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McCain Opposes Kagan, Cites Her Discrimination Against Military at Harvard

1:16 PM, Jul 7, 2010 • By JOHN MCCORMACK
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John McCain has an op-ed in USA Today explaining why he is opposing Elena Kagan:

In 1987, I had my first opportunity to provide "advice and consent" on a Supreme Court nominee. At that time, I stated that the qualifications essential for evaluating a nominee for the bench included "integrity, character, legal competence and ability, experience, and philosophy and judicial temperament." On that test, Elena Kagan fails.

When Kagan was dean of Harvard Law School, she unmistakably discouraged Harvard students from considering a career in the military — even while claiming to do otherwise — by denying military recruiters the same access to Harvard students that was granted to white-shoe law firms. Kagan did so because she believed the military's "don't ask, don't tell" policy to be "a profound wrong — a moral injustice of the first order."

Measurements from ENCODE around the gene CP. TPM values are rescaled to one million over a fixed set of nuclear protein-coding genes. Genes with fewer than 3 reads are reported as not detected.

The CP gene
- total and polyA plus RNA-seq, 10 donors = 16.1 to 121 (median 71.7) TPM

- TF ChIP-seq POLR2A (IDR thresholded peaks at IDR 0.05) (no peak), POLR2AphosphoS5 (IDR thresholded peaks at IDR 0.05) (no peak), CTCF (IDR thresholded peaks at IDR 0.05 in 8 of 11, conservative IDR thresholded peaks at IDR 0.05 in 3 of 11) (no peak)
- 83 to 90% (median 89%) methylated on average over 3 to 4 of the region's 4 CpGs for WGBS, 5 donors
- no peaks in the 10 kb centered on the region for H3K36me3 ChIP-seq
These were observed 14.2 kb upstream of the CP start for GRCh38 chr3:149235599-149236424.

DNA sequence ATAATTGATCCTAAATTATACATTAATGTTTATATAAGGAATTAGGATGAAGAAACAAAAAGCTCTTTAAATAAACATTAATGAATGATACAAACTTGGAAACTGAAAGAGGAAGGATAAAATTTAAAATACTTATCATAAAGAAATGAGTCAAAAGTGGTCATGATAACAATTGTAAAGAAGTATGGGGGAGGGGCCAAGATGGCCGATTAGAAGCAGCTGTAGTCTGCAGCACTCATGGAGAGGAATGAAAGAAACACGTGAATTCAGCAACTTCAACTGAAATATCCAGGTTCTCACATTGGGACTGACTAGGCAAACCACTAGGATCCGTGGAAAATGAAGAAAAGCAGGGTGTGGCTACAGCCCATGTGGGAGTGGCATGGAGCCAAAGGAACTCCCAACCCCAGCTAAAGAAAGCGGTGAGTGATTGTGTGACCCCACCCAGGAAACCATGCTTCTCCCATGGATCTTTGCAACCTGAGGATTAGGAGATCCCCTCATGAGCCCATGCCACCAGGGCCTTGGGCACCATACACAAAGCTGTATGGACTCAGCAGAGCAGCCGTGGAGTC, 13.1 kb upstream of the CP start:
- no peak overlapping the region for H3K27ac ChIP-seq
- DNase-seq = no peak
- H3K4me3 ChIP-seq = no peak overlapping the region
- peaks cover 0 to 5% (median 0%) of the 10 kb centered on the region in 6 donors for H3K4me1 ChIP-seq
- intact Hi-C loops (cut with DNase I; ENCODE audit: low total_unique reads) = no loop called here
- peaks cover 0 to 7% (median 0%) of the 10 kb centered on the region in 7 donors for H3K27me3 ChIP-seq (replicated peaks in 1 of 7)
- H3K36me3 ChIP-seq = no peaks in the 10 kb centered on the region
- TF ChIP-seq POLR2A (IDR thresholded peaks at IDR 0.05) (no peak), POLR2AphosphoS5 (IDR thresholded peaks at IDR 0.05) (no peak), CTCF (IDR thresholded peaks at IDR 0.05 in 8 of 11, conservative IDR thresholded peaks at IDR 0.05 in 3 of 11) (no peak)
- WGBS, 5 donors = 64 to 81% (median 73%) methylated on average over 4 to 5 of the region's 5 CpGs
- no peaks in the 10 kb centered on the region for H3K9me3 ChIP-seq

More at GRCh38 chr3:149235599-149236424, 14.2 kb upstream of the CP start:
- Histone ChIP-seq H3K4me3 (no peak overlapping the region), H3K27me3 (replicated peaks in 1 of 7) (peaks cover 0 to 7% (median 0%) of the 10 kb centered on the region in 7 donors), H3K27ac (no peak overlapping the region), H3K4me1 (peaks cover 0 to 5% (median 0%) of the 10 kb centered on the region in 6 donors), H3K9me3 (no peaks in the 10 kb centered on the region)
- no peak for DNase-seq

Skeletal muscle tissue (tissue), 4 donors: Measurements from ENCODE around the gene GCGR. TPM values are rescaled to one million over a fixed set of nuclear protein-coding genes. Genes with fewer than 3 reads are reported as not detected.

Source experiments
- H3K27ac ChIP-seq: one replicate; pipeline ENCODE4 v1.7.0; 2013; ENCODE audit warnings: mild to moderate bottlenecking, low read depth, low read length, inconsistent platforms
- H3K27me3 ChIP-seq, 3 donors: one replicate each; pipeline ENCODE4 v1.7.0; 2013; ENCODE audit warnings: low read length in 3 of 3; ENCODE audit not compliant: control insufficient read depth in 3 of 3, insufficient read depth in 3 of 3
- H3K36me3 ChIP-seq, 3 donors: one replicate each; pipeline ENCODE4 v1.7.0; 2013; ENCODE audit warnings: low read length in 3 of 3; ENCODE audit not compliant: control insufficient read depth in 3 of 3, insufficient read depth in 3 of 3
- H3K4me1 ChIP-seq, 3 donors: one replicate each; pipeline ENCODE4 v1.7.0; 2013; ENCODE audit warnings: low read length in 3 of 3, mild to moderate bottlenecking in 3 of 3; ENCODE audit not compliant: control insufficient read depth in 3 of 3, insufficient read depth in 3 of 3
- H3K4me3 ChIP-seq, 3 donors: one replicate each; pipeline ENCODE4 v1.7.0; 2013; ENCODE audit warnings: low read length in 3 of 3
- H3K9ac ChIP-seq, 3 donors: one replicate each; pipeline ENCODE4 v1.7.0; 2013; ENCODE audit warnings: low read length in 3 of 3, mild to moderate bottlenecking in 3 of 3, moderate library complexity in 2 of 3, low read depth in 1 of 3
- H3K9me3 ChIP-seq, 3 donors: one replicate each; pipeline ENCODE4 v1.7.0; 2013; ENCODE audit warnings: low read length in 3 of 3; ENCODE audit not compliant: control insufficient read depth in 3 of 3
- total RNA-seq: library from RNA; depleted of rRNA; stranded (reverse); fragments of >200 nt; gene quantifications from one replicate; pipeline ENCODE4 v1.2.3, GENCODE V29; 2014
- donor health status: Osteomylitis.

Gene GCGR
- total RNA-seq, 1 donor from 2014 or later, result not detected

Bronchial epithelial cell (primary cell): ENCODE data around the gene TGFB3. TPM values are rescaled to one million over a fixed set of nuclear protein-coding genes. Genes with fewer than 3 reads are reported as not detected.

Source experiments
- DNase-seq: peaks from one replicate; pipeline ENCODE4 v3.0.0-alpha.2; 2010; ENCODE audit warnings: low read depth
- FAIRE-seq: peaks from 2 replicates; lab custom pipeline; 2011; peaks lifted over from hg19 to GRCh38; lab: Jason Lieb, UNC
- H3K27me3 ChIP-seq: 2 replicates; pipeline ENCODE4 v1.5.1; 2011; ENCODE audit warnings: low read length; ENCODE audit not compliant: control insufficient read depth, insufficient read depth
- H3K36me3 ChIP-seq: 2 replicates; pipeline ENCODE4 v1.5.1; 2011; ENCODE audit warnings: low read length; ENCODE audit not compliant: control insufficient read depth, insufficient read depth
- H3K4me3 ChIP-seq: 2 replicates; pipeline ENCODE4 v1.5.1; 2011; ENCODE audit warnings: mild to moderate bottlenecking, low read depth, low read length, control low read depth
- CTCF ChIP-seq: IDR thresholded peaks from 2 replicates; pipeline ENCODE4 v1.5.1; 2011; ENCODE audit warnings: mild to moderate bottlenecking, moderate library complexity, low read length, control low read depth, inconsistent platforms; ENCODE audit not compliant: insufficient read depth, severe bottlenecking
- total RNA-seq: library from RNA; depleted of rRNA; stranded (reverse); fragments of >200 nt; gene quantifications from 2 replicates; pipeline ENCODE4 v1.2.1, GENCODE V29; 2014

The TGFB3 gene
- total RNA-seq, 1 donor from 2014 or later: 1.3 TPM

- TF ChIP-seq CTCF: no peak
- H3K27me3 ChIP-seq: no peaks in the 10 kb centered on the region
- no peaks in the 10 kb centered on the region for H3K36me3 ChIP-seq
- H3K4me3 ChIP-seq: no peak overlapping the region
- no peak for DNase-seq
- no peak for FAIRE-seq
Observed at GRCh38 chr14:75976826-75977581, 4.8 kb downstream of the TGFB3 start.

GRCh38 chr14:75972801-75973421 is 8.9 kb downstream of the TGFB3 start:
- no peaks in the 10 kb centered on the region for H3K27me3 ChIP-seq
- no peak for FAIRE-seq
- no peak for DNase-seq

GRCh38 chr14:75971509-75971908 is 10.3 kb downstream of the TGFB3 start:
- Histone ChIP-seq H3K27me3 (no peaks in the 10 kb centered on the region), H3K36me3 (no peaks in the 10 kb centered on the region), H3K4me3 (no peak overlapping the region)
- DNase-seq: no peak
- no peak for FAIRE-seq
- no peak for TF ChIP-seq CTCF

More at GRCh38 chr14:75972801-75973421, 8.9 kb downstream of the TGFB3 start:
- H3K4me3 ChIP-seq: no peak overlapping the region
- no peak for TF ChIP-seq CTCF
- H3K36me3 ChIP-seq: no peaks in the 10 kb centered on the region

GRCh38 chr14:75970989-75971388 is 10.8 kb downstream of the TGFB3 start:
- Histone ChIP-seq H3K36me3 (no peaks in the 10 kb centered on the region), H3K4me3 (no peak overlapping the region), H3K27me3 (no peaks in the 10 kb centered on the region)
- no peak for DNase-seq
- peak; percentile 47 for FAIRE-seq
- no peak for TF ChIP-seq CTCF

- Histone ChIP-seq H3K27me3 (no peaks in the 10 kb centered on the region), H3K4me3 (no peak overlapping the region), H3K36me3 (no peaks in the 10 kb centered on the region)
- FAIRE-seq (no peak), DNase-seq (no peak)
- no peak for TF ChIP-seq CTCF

While Kagan is entitled to her opinion, she was not entitled to ignore the law that requires universities to allow military recruiters on campus under terms of equal access with all other recruiters. The chief of recruiting for the Air Force's Judge Advocate General Corps described the impact of Kagan's changes by saying that "Harvard is playing games." The Army's report from that same period was even more blunt, stating, "The Army was stonewalled at Harvard."

Read the rest here.

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